Shin Megami Tensei: Devil Summoner: Soul Hackers is a particularly rare breed from a company who specializes in such. It was released exclusively for the Sega Saturn in 1997, and only in its native Japanese land and language. Knowing that, booting the game up for the first time on your 3DS feels a little special, like you’re booting up a long-lost ROM to see just what’s inside. That feeling soon becomes appropriate in more ways than one as you attempt to wrestle your way through its 90s cyberspace conspiracies, difficult battles, and dated appearance. I suspect that many will find the sixteen-year gap in game design philosophy to be a little too much to handle, but for patient and experienced JRPG players, this is an exotic treat.
Other JRPGs from the 90s – while rightly beloved – suffer from awkward, software-assisted translations that are…less than engaging, to put it generously. This no doubt would have been the case for Soul Hackers, had the game come to the West all those years ago. In the hands of a modern localization powerhouse like Atlus, though, the conceptually fascinating plot is able to deliver itself with vivacity and wit, and it soon becomes apparent that the sinister, darkly comic story threads are the reason to check out the game. The game’s commiserations on digital economies and vast online worlds are amusing in their age, but the fresh script punches it up significantly without any annoying, knowing jabs at the late 90s vibe of it all. You and your hacker pals, The Spookies, snag yourselves an illicit beta pass into the futuristic, digital world of Paradigm X, whose high-tech foundation also serves as a network for demons and their hunters. It’s not long before you’re listening to superheroes explain the boundaries of virtual reality, watching your girlfriend succumb to a slightly defective demonic possession, and setting off into the mysterious world inside the computer. Mostly, the game plays things with just the right amount of seriousness, letting you lose yourself in its absurd world where lesser scripts would instead jar you with it. New to this re-release is voice acting, and there is a ton of it. Nearly every exchange you have in the game is delivered with measured, believable acting that goes a long way to sell the creepy, cyber-demonic happenings in the plot.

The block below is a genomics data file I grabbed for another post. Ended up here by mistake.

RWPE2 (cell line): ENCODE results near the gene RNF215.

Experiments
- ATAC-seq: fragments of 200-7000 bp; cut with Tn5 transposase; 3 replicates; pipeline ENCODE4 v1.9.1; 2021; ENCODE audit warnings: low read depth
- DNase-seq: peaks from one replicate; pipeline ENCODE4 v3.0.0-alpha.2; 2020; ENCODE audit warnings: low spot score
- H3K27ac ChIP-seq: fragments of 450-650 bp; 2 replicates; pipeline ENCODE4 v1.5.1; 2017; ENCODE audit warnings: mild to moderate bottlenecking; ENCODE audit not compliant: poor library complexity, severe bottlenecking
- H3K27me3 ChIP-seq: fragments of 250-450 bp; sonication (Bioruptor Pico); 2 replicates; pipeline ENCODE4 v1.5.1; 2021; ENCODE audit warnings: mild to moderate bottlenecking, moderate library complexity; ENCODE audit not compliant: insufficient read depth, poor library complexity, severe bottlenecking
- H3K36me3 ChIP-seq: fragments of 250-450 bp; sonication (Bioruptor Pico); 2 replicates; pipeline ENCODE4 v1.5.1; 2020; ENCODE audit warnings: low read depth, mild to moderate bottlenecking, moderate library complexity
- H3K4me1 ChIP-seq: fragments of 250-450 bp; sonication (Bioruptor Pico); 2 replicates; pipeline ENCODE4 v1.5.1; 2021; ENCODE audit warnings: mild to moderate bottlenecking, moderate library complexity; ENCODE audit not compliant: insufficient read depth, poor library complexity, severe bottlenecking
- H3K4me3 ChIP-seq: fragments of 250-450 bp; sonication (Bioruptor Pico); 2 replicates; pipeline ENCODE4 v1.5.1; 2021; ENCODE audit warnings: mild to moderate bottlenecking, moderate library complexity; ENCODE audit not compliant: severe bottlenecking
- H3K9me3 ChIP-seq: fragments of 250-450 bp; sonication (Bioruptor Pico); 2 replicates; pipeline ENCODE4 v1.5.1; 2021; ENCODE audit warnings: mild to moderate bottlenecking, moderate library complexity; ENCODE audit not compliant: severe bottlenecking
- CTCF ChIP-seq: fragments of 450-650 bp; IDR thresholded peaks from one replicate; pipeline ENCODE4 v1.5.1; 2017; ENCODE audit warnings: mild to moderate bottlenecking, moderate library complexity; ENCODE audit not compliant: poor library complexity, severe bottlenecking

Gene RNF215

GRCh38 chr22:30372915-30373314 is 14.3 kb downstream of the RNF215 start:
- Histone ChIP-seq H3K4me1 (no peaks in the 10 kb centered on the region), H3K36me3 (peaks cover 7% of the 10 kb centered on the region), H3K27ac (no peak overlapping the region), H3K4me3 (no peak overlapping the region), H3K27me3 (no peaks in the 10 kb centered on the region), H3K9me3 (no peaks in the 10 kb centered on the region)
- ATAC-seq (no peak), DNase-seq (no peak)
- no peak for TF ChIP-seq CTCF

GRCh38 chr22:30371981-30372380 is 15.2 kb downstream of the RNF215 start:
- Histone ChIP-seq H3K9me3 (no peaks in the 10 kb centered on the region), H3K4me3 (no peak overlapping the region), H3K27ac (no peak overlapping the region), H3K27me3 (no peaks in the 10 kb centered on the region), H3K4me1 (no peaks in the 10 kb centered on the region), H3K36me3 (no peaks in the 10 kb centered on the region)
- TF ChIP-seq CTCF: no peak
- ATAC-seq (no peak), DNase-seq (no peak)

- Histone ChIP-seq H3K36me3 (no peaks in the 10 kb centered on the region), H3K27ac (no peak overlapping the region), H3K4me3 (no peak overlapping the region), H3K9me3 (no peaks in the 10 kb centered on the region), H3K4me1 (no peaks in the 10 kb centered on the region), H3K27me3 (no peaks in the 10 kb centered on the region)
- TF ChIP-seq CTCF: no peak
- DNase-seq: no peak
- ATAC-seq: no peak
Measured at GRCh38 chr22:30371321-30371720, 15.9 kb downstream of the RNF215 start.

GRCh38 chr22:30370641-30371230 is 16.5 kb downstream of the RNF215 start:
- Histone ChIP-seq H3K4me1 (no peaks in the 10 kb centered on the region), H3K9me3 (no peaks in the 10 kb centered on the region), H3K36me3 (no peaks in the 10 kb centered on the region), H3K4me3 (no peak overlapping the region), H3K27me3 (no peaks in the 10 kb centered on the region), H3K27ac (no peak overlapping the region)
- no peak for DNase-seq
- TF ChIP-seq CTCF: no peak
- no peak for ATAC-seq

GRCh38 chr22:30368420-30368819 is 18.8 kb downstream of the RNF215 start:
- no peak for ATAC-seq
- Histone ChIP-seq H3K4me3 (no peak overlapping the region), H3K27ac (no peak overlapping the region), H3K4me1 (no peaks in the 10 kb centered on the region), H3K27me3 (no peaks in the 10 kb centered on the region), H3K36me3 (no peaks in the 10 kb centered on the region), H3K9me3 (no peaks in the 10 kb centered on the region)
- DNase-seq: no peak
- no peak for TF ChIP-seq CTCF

I don’t want to draw too many comparisons between this game and its namesake’s sister series, Persona, but fans of those games should be relatively at home with the concept of having demon companions who may later be fused into stronger, more useful allies down the road. Soul Hackers uses this basic foundation for its combat system as well, though it’s more complex here. In addition to keeping your human characters well-equipped and properly levelled, you’ll also have to manage a stable of demon aides, who slot in as full-on party members in battle, each with their own set of commands and tactical considerations. What’s more, your affinities need to line up with each other as well. Give a demon who doesn’t respect you a command in battle, and they may damn well not follow it all, choosing their own alternative action or standing idly by, chuckling as you and the rest of your party are torn up by the frequent, hard-hitting random encounters. You have to navigate twisting, labyrinthine dungeons that forgo any sense of organic design. You need to manage currency both for buying items and for summoning and taking care of your demon companions. If this is the kind of thing that keeps you on your toes, then Soul Hackers is unquestionably the game for you. If not, you may find these wrinkles in the combat to be without any particular purpose or pleasure. Battles can be tough enough on their own even when everyone is listening to and executing the commands you intend, a situation that is an absolute rarity until a fair ways into the adventure, when your Understanding stat is able to command even the most stubborn demons reliably. Running out of demonic currency to summon fresh allies during the routinely long dungeons is equally deflating.